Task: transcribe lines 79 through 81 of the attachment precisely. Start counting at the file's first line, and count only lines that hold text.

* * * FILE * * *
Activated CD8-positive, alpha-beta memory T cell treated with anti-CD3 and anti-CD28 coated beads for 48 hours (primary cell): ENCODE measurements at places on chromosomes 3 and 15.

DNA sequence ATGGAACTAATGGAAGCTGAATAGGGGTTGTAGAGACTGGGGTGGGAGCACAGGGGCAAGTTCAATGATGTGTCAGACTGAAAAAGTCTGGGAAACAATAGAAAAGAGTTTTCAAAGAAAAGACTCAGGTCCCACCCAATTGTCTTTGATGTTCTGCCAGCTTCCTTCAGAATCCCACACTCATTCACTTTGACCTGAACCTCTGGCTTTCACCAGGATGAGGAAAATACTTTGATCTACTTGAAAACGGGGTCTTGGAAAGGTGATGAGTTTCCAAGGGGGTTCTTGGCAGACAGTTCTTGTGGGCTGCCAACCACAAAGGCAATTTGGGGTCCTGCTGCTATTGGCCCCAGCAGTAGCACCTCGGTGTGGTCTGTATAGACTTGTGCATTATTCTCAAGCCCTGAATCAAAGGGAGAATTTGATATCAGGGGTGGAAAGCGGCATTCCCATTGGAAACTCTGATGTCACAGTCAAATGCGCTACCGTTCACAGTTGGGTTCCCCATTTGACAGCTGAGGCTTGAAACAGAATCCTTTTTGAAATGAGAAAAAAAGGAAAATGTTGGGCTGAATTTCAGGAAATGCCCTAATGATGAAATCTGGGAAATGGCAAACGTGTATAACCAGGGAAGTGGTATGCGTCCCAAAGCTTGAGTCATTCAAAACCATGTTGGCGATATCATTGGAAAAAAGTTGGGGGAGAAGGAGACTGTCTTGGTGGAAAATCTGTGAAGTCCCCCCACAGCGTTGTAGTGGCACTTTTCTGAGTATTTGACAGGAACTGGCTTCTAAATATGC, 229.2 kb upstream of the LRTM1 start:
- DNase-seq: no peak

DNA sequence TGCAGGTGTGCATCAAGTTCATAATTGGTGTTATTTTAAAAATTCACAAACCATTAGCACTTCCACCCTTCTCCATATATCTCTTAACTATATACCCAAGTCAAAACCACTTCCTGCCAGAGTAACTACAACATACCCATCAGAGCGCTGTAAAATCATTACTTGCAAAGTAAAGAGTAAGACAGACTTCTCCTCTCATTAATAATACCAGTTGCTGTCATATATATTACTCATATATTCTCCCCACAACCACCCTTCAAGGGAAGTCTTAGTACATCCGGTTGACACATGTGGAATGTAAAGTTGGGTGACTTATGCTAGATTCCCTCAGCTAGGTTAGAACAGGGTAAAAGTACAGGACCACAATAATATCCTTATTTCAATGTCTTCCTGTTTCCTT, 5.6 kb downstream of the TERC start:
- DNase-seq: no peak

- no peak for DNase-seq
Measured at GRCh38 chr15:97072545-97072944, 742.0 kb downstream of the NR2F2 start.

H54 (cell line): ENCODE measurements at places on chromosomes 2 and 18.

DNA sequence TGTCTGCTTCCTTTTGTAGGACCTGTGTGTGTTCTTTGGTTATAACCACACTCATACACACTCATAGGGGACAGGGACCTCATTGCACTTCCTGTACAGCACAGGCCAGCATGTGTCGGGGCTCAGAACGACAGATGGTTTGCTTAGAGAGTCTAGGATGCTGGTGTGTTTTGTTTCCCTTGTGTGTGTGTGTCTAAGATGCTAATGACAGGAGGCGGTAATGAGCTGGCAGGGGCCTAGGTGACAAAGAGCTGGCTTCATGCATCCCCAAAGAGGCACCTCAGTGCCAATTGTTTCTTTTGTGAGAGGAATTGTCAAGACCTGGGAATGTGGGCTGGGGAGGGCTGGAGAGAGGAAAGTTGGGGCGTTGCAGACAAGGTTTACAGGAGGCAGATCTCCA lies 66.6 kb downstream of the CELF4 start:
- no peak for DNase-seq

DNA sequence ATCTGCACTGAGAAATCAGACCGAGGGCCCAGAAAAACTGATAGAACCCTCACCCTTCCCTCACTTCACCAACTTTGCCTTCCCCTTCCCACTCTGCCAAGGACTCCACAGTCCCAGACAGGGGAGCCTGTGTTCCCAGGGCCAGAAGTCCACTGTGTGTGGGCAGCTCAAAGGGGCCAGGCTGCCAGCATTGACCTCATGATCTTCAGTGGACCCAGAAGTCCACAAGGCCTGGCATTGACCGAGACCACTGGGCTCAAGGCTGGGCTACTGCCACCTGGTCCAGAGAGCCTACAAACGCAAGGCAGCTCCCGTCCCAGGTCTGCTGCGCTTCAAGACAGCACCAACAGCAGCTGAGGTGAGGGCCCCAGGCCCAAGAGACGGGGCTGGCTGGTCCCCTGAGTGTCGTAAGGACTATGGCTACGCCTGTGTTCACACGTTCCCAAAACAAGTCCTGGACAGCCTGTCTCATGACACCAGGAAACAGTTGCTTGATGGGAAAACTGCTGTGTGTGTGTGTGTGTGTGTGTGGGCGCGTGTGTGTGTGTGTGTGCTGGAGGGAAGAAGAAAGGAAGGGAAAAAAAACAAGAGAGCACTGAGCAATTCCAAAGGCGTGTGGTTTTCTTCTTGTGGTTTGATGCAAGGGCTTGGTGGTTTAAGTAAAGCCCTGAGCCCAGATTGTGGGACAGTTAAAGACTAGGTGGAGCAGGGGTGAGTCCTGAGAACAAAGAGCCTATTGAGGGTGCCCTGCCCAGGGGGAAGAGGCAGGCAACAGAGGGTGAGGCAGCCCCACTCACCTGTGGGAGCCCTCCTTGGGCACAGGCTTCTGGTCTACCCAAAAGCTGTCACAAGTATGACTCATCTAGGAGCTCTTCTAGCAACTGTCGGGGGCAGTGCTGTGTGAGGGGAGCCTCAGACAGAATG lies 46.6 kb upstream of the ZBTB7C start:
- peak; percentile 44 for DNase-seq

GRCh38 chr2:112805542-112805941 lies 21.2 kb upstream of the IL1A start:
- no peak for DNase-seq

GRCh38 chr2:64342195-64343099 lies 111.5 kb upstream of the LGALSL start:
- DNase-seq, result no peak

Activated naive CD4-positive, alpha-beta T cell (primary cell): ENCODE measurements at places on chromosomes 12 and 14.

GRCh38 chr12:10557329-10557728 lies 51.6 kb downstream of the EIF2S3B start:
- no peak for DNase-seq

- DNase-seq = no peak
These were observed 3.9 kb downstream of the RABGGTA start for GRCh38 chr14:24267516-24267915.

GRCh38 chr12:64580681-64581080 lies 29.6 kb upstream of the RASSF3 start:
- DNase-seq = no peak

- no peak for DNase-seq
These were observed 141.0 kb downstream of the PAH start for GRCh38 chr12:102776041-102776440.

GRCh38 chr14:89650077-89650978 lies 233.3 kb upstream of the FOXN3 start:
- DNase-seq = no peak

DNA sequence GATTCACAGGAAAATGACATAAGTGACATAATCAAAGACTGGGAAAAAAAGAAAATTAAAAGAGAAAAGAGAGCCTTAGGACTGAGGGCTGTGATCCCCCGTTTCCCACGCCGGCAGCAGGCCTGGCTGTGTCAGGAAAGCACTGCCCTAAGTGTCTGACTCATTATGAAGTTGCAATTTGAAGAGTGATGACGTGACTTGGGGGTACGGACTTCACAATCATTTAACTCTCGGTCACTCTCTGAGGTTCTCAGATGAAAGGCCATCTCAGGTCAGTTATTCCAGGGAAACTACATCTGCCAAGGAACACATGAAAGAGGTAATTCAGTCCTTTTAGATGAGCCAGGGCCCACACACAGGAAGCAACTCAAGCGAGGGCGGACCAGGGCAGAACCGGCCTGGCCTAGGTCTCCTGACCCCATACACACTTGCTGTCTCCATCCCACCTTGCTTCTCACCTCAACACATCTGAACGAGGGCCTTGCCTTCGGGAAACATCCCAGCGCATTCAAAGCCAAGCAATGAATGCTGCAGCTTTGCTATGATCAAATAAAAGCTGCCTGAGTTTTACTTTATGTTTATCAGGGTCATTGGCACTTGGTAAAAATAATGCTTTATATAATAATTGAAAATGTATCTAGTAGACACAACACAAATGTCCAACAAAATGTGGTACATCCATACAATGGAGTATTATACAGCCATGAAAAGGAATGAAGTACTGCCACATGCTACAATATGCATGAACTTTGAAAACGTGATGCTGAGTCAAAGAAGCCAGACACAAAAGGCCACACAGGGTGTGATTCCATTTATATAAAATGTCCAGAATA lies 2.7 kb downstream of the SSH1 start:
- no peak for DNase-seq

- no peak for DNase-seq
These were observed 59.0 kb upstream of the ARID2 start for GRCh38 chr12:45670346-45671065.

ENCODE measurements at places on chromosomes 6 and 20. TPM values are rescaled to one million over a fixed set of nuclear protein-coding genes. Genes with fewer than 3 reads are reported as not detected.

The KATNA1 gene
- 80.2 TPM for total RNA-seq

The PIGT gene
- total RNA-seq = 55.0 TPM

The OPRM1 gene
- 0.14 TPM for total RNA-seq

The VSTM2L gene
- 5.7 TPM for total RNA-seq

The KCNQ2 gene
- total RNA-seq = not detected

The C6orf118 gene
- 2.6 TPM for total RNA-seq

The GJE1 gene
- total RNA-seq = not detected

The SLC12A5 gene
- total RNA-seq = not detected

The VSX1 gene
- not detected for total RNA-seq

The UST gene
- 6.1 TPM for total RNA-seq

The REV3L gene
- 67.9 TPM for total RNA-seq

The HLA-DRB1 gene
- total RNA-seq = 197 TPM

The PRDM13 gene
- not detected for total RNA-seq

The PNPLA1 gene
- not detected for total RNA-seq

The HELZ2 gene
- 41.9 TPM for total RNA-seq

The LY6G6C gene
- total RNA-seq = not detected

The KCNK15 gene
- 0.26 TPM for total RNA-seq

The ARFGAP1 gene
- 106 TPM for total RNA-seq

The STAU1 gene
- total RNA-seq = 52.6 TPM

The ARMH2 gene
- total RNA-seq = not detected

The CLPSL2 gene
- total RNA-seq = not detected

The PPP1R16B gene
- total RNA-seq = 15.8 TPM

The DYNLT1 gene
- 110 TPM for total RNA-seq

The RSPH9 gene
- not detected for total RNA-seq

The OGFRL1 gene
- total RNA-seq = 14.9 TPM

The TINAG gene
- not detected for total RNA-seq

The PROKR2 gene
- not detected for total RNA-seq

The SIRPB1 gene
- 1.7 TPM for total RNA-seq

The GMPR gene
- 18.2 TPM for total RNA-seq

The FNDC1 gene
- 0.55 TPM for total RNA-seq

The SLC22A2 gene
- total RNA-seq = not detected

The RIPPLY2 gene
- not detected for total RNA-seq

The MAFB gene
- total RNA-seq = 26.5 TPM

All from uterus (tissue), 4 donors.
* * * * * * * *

The RSPH9 gene
- not detected for total RNA-seq

The OGFRL1 gene